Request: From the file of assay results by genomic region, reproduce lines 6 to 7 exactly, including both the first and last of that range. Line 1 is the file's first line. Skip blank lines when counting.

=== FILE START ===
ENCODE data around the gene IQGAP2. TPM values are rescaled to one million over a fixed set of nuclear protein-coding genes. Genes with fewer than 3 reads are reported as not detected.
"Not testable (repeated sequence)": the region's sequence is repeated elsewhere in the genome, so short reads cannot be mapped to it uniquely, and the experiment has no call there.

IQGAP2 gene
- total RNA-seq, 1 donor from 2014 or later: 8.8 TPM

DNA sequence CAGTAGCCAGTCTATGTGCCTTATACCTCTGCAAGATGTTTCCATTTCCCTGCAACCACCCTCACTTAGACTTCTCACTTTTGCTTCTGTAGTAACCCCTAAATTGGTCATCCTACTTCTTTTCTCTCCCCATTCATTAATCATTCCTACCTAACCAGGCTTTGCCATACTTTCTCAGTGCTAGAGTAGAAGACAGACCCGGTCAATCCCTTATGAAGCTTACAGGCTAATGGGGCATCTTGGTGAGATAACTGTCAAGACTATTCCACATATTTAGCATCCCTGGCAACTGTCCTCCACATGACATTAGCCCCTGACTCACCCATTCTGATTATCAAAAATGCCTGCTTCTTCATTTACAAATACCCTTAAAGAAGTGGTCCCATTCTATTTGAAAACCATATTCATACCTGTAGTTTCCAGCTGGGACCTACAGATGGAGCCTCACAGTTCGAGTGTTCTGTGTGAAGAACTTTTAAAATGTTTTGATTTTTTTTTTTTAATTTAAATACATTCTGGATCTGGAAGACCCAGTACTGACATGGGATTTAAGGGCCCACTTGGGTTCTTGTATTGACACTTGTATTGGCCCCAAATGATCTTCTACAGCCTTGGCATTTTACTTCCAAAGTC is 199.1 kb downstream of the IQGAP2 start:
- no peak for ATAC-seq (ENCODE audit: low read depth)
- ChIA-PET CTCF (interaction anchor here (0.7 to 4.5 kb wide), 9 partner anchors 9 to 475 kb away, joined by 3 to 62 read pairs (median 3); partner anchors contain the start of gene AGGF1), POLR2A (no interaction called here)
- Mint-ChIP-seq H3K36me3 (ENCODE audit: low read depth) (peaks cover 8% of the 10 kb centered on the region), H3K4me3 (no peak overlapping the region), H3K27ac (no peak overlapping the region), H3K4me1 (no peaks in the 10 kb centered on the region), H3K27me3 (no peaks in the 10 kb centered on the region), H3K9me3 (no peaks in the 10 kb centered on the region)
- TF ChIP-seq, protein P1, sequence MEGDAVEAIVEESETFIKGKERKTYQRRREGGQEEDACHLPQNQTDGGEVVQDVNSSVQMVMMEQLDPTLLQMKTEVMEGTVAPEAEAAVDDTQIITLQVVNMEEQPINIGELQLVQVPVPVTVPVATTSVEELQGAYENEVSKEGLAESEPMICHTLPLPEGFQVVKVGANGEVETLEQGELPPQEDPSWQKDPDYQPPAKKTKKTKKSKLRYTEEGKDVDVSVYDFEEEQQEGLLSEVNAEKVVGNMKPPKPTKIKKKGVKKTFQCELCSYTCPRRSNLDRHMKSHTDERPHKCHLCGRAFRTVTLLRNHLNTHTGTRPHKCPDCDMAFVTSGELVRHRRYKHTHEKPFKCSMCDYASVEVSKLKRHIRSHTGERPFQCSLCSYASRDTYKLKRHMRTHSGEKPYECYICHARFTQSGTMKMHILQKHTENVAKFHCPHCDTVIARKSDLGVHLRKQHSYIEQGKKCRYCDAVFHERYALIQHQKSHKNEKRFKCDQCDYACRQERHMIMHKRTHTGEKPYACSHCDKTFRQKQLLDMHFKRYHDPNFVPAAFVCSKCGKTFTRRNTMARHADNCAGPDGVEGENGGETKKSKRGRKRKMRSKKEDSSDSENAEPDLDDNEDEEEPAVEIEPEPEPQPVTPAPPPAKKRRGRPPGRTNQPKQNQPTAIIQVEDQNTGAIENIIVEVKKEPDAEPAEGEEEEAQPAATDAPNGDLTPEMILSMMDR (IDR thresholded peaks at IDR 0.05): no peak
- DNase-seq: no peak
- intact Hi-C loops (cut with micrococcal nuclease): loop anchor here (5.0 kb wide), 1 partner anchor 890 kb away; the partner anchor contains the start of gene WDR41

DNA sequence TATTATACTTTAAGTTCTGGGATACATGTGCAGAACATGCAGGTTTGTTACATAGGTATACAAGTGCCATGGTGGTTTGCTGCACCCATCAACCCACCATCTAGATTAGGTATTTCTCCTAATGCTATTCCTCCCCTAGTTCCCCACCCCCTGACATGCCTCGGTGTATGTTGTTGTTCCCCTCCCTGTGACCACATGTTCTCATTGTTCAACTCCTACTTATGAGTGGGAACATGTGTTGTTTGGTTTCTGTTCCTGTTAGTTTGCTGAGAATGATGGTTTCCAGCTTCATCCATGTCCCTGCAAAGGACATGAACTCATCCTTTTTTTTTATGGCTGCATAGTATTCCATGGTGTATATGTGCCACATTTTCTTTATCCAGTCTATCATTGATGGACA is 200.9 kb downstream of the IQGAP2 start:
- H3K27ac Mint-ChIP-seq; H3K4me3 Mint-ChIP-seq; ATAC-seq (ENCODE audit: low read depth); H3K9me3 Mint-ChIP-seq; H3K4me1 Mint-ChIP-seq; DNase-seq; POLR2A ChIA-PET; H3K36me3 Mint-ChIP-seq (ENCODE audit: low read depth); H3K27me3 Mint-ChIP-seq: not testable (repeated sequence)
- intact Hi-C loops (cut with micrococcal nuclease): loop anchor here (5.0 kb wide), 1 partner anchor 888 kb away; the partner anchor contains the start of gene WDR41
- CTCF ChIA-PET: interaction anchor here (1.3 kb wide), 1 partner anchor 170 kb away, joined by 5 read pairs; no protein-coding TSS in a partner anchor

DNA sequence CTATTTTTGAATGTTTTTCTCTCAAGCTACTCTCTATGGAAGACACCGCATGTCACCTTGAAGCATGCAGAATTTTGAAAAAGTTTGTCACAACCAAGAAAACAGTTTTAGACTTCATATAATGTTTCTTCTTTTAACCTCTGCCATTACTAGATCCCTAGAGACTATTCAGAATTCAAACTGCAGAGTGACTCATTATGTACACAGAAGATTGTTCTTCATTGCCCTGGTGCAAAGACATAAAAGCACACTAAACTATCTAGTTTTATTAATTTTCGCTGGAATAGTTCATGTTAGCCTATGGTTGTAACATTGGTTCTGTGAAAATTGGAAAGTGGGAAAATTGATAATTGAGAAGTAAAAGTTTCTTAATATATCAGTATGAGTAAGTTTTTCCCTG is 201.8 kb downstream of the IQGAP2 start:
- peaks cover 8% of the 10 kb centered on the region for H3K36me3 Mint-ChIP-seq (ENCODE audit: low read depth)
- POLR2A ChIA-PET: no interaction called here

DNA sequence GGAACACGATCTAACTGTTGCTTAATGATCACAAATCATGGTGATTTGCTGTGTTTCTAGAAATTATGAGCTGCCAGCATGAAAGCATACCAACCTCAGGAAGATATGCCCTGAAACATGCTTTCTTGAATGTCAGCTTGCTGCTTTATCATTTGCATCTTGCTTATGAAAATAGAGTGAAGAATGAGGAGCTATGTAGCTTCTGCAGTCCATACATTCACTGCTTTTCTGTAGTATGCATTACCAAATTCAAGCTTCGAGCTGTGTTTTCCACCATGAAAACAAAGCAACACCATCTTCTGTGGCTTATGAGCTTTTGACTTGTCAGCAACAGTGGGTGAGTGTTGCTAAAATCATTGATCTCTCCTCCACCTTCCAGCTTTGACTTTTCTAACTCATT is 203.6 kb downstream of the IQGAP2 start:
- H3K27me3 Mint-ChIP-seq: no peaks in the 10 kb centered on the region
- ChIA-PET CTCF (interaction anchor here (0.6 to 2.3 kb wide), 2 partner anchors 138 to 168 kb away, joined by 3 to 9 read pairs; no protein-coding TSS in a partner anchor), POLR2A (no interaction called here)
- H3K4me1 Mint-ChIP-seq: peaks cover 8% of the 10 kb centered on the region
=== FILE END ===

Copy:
- no peak for ATAC-seq (ENCODE audit: low read depth)
- ChIA-PET CTCF (interaction anchor here (0.7 to 4.5 kb wide), 9 partner anchors 9 to 475 kb away, joined by 3 to 62 read pairs (median 3); partner anchors contain the start of gene AGGF1), POLR2A (no interaction called here)